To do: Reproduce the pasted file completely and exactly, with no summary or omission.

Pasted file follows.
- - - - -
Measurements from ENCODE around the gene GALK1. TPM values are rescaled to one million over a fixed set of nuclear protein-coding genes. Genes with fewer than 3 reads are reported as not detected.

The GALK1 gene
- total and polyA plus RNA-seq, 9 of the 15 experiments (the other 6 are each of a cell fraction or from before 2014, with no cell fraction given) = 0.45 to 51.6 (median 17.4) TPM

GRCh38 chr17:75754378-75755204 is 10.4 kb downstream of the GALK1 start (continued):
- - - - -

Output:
Measurements from ENCODE around the gene GALK1. TPM values are rescaled to one million over a fixed set of nuclear protein-coding genes. Genes with fewer than 3 reads are reported as not detected.

The GALK1 gene
- total and polyA plus RNA-seq, 9 of the 15 experiments (the other 6 are each of a cell fraction or from before 2014, with no cell fraction given) = 0.45 to 51.6 (median 17.4) TPM

GRCh38 chr17:75754378-75755204 is 10.4 kb downstream of the GALK1 start (continued):